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Located in a cute little nook of the Berkeley Art Museum, Babette Cafe is a hidden gem in the heart of downtown. In the excitement of their relocation, we had a chance to chat with Localwise hire Nora Heiser, the cafe's very own coffee extraordinaire, to find out what working in the local coffee scene is all about.

Tell me a little about yourself (+ one thing most people wouldn’t expect).

I was born in Malaysia and grew up in Milwaukee, WI before moving out to Oakland where I received my BFA at the California College of the Arts in painting. I've worked a pretty even mix of office positions and food service, but I really enjoy the the kind of micro-socializing that's a part of food service and being a barista.

My last job before really diving into the coffee world was at a Children’s shoe company where I managed online sales and customer service, and towards the end of my time there I could glance and guess what size shoe a toddler was wearing with surprising accuracy.

What drew you to working as a barista?

In my art practice, I'm drawn to meticulous and sometimes time-consuming processes, so the precision of working with all of the variables that affect and lead to tasty espresso is a fun challenge.

What other jobs have you done that you feel have prepared you for this position?

In college, I worked at Ici Ice Cream which really introduced me to the world of food and flavors that I wasn't aware of with my Malay- Midwestern palette. On a whim, I applied to Mokka (RIP you sweet little cafe) and learned a lot about all the fine tuning that goes into making quality drinks.

By the end, I could greet more than half the customers by name, continue ongoing conversations, and it was just really lovely having those interactions dispersed throughout the day. Those interactions are really what makes being a barista worthwhile.

What has it been like to work at Babette?

I really like working at here. Everyone here has been really welcoming and there's a great sense of humor at the cafe, lots of bantering and good music. It is on the second floor of the Berkeley Art Museum, so the setting is lovely, and seeing people dressed up in their “art museum” outfits is fun.

The owners (and chefs and bakers), Joan and Patrick really care about the food and pastry program here, which is why everything is so delicious. Working with them is really fun too—I am very happy with the ratio of cat gifs/pertinent information or requests in my work texts!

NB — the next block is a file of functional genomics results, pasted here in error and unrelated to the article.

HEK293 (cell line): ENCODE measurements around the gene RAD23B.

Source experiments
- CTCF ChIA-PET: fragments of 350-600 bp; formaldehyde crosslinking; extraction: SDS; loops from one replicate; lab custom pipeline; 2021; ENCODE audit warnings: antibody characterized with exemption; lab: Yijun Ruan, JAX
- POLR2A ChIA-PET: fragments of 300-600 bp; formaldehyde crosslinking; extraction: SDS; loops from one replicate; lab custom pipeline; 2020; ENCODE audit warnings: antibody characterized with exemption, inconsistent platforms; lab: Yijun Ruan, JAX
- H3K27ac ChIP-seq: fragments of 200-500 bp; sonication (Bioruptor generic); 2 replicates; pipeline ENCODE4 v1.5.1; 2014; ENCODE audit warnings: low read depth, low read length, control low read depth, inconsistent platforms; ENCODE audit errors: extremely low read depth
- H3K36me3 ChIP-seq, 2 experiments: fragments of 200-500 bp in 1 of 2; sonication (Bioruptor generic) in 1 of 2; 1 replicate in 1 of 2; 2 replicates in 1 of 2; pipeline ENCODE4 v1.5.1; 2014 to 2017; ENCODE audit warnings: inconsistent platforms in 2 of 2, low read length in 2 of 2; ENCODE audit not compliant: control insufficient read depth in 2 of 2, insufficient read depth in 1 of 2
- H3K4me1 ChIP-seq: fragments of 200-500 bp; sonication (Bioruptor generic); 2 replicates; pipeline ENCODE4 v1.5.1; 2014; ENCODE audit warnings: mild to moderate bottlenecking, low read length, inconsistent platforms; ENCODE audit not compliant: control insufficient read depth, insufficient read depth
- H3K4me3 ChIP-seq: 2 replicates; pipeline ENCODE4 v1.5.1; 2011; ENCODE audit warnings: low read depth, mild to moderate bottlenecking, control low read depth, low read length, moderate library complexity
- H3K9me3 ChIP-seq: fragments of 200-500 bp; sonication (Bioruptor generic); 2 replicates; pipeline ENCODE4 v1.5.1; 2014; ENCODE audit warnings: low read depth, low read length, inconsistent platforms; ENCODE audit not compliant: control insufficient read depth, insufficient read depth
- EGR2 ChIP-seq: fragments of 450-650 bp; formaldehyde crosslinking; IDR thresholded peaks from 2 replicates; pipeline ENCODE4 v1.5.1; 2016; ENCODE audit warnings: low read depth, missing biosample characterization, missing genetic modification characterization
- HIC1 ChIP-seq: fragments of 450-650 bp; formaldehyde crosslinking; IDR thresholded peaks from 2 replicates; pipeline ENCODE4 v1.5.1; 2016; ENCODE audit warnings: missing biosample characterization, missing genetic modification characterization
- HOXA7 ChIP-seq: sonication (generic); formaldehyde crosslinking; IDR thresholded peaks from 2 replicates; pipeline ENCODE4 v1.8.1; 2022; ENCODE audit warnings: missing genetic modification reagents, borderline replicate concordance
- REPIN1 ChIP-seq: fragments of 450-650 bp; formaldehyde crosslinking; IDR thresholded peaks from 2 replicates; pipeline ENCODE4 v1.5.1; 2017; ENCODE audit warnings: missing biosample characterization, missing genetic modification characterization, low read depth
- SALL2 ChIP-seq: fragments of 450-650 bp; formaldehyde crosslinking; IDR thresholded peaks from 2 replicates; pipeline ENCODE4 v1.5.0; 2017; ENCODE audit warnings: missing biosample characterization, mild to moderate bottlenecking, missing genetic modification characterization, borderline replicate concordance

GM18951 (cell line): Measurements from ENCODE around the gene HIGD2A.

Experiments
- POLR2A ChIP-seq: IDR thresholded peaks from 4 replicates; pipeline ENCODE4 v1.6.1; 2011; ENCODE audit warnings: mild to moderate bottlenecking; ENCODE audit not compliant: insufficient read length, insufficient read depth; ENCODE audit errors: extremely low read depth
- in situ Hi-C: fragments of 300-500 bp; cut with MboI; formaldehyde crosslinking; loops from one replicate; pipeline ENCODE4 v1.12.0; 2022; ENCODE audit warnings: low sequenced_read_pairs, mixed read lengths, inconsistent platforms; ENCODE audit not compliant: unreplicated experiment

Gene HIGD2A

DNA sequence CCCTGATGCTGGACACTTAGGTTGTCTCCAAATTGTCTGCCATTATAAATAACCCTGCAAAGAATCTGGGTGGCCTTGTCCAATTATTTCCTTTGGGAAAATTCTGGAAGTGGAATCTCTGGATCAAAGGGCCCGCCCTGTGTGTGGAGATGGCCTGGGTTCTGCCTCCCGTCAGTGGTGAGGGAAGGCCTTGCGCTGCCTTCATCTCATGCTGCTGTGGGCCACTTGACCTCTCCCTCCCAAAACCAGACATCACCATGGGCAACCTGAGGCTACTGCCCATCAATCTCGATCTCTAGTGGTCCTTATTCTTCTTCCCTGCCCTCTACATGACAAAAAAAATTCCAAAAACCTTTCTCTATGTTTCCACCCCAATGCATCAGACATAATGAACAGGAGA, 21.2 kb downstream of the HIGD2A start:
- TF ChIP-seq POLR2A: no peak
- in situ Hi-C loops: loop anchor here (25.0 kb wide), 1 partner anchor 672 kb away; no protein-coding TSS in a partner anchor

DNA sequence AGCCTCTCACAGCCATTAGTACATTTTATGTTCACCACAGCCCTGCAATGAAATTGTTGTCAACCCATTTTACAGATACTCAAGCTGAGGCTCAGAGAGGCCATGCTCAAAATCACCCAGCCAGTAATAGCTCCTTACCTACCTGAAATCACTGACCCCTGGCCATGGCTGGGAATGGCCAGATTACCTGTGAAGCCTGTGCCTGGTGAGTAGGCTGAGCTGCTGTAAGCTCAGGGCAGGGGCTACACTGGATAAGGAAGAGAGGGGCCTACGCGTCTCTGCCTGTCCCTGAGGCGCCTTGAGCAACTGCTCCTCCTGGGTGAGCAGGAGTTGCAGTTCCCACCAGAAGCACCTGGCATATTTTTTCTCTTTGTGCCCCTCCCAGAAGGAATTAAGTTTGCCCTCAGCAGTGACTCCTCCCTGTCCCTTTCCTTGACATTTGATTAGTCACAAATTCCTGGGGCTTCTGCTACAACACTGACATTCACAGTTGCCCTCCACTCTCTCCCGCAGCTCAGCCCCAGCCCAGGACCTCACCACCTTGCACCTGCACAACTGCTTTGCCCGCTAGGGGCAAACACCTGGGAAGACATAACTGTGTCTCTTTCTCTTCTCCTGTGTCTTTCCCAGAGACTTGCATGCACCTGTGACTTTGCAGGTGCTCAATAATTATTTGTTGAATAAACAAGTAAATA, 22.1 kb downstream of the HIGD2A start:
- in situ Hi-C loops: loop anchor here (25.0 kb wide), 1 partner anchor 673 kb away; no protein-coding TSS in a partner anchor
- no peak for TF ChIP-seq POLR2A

What drew you to Localwise, and what do you think differentiates itself from other job boards?

I like the job curation and interface on Localwise—it has a clean organized look. It's really cool how you can search for jobs by schedule too. The emails with new job listings were helpful too—that's how I actually noticed that Babette was hiring!

How has Localwise helped you get to where you are today?

There are usually a lot of service jobs available at any given time, but it can be really tricky finding one where there are opportunities to learn and grow.

Seeing Babette’s job listing on Localwise made it stand out from the crowd, and it has been the right fit for me with their dedication to delicious food and drinks and their willingness to share their knowledge with me.

What are 5 things customers wouldn’t expect about working as a barista?

1. If you’ve had the misfortune of having terrible espresso before, you should know that there are a lot of factors where that could have gone wrong:

  • The grind being too fine or coarse
  • The dosage or how much of the espresso is being used
  • The tamping pressure and the extraction time being too long or too short

And that's assuming the machinery is clean and properly maintained in a temperature controlled setting (because heat and humidity can really change things too).

2. When I'm calibrating the espresso I sample a little of each shot with each adjustment made—so if I (or most other baristas) seem a little wacky it’s probably because of all the caffeine.

3. If you're uncertain about something please ask. I always prefer answering questions to having to make something over.

4. Most baristas really enjoy chatting with customers, but unsolicited life advice is almost always a downer.

5. I like exchanging names with regulars—being able to greet someone I see on a regular basis by their name is one of the things I enjoy most about being a barista—so if you're a frequent customer go ahead and introduce yourself!

And maybe reintroduce yourself, because sometimes placing a name to a face can be tough.

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